Huntington’s disease (HD) is a rare autosomal dominant disorder characterized by motor, cognitive, and psychiatric problems with extensive pathology across the CNS. Driven by this dominant genetic mutation in the huntingtin gene, the neuropathological signs of HD are visible in many structures of the CNS, but predominantly within the striatum and cortex from an early stage of disease. This prominent neuronal loss is accompanied by protein aggregates composed of the mutated form of the huntingtin protein and with this there is significant activation of microglia (Sapp et al., 2001). This activation has been shown in both premanifest (Tai et al., 2007) and manifest HD patients (Sapp et al., 2001) and there appears to be a correlation between the level of microglial activation and disease severity (Pavese et al., 2006), all of which suggests that the microglia are intimately involved in the disease process in HD.
There is now emerging evidence that the ubiquitous expression of the mutant huntingtin protein affects the function of cells outside the CNS. In particular, the mutant huntingtin protein interacts with the immune system with accumulating evidence that changes in this system may critically contribute to the pathology of HD. However, the nature of this contribution remains unclear, to the extent that it is not even known whether the immune system plays a beneficial or detrimental role in HD patients (Soulet and Cicchetti, 2011). What is clear is that analysis of blood samples from HD patients shows abnormal release of pro-inflammatory cytokines in early stages of the disease (Bjorkqvist et al., 2008).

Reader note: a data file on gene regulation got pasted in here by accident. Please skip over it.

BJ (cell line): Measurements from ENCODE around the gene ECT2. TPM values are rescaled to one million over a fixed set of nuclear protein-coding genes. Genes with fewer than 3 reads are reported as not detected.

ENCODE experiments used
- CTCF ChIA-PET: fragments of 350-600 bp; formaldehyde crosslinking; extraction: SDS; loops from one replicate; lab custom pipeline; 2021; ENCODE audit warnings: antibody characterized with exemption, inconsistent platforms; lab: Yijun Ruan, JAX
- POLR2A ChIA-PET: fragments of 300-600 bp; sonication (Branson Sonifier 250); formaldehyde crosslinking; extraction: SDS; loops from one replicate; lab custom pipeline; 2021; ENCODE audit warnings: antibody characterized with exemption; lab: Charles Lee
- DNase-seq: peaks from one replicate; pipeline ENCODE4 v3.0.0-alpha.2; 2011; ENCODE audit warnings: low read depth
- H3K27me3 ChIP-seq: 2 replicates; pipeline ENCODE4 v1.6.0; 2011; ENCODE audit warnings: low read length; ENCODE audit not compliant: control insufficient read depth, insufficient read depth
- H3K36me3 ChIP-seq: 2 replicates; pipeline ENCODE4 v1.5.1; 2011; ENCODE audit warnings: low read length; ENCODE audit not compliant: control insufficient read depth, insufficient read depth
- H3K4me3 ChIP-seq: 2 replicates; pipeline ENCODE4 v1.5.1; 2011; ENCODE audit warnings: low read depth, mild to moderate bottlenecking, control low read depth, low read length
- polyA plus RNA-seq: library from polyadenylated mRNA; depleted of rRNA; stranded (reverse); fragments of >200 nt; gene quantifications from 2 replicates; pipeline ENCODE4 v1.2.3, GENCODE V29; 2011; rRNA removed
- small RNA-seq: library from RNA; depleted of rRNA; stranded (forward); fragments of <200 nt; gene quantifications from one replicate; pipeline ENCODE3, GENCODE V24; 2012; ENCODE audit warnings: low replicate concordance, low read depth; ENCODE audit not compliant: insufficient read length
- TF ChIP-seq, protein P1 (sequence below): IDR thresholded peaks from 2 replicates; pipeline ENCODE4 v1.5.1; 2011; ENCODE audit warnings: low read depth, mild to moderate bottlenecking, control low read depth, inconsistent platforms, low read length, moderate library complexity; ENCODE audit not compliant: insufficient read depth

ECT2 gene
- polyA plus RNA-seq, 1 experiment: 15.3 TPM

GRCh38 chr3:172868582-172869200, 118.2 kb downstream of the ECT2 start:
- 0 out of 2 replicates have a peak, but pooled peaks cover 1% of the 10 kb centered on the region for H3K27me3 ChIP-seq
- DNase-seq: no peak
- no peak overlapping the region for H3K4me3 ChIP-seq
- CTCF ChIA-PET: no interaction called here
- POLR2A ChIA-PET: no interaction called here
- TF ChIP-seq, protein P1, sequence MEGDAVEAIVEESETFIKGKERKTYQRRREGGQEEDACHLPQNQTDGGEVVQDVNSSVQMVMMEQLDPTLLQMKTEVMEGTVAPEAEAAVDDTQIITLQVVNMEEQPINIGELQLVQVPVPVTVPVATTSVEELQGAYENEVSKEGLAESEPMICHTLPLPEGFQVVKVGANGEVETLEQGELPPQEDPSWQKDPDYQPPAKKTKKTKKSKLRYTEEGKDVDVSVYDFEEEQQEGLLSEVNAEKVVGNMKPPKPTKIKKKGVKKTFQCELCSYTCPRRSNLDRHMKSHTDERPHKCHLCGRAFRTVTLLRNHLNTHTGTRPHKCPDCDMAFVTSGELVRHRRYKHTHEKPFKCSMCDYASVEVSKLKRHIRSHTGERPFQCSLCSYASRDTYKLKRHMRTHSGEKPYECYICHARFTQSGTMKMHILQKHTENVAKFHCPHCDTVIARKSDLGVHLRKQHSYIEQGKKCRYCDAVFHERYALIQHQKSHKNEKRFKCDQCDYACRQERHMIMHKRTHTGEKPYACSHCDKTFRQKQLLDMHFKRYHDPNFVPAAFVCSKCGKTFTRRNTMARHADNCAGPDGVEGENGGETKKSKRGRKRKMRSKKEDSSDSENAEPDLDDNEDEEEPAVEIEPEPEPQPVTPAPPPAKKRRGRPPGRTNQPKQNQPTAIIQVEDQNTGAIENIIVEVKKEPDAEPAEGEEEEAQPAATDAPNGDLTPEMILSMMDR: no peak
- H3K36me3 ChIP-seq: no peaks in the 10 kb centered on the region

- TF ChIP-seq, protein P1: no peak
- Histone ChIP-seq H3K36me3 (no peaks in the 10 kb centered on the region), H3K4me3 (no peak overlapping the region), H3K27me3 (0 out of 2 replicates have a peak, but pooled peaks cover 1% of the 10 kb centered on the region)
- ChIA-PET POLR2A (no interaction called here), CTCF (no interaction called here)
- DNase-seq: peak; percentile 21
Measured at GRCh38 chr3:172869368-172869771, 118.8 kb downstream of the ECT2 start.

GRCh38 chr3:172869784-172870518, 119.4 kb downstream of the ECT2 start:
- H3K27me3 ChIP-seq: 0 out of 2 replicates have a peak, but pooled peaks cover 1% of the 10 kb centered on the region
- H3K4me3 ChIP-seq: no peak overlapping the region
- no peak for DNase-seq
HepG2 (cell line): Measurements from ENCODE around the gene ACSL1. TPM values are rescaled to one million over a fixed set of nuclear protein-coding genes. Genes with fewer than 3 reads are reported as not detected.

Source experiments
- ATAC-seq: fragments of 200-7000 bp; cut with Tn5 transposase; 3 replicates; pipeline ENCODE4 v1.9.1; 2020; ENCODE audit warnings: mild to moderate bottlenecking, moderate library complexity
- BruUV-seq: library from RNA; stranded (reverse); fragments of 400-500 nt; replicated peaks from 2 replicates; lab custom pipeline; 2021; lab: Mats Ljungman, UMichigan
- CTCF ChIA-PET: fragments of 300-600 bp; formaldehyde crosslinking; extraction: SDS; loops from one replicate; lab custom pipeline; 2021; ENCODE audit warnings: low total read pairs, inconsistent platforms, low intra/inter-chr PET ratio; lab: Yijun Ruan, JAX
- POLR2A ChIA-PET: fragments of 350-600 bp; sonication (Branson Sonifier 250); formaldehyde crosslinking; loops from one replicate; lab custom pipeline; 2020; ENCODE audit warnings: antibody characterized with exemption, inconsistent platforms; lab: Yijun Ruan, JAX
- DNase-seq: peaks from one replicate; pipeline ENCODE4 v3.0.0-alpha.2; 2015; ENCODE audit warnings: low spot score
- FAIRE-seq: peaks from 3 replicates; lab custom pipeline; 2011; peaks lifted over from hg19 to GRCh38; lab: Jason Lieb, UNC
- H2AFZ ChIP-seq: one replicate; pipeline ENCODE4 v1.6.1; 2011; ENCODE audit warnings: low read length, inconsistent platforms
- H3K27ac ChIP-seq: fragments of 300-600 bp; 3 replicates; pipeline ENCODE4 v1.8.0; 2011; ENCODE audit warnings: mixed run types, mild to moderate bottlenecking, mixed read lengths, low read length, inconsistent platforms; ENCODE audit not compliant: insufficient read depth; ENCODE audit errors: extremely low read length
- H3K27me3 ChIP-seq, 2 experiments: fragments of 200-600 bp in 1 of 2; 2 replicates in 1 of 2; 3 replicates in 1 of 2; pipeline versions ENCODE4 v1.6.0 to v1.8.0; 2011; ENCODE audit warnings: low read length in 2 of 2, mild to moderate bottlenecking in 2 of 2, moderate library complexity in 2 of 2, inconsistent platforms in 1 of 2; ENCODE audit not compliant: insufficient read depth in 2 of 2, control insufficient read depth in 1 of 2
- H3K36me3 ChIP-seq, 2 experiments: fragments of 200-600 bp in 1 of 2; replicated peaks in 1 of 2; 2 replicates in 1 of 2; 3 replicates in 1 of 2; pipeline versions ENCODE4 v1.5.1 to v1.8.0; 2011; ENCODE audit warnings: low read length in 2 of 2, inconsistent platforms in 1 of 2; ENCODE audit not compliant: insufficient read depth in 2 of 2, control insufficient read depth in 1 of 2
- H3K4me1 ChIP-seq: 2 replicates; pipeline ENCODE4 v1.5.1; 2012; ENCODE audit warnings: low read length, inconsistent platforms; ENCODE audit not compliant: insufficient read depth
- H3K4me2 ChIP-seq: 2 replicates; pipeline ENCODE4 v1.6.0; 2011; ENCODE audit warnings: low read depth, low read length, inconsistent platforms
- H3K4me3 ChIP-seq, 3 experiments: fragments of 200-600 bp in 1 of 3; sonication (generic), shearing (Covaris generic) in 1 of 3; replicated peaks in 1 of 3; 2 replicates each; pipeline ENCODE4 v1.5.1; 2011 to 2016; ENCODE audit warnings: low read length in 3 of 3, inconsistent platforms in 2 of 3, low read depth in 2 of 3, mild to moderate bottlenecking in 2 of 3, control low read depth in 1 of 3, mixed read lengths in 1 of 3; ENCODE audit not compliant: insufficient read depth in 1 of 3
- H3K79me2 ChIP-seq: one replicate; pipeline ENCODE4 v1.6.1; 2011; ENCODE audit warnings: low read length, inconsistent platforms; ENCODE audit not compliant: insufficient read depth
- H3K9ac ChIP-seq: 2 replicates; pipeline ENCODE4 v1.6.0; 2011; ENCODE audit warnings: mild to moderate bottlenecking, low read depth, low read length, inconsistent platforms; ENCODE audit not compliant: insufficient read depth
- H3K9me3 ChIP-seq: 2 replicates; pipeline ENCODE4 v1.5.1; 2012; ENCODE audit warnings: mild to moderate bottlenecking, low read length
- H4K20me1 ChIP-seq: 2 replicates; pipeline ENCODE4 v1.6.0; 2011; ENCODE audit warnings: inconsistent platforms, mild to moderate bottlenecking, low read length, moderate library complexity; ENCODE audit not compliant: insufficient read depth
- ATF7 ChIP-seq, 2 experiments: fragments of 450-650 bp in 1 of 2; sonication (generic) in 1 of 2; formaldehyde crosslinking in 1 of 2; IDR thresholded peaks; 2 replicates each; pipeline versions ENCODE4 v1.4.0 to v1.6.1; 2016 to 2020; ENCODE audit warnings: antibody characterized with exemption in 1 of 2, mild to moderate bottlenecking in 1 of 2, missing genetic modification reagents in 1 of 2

The astrocytic response in HD is substantial and in fact defined early descriptions of the pathology. Indeed the original grading system of striatal atrophy and disease severity by Vonsattel et al. (1985) used this response. This work also highlighted how the astrocytic response follows neuronal loss such that the striking striatal atrophy following a dorso-ventral pattern is mirrored by the intensity of the astrocytosis.
As in the other neurodegenerative conditions we have discussed, the glia are not passive bystanders to the disease process, but seem to be an integral part of the pathological process from the time of disease onset.
Microglia and Motorneuron Disease
Motorneuron disease covers a range of disorders all of which are characterized by the loss of motorneurons (MNs), and the extent to which this selectively targets the upper or lower MN defines the disease type, e.g., primary lateral sclerosis (PLS) for a pure upper motor neuron (UMN) disorder whilst spinal muscular atrophy (SMA) singles out the lower motorneurons (LMNs). However, the commonest type involves both UMN and LMNs and is termed amyotrophic lateral sclerosis (ALS), and whilst there are known genetic forms of this disorder, the vast majority are sporadic in nature (Talbot, 2011). Nevertheless, the rare genetic forms of ALS, especially those with mutations in SOD1, have been used to model the disease in the laboratory and of late this has led to studies where the mutant gene has been differentially expressed in various cellular compartments within the CNS. These studies have clearly shown that the effects of the mutant gene in non-neuronal cells is not insignificant, and coupled to the pathological findings in patients dying with ALS, has suggested that the disorder is one that is critically dependent on events in neurons, astrocytes, and microglia (Phani et al, submitted).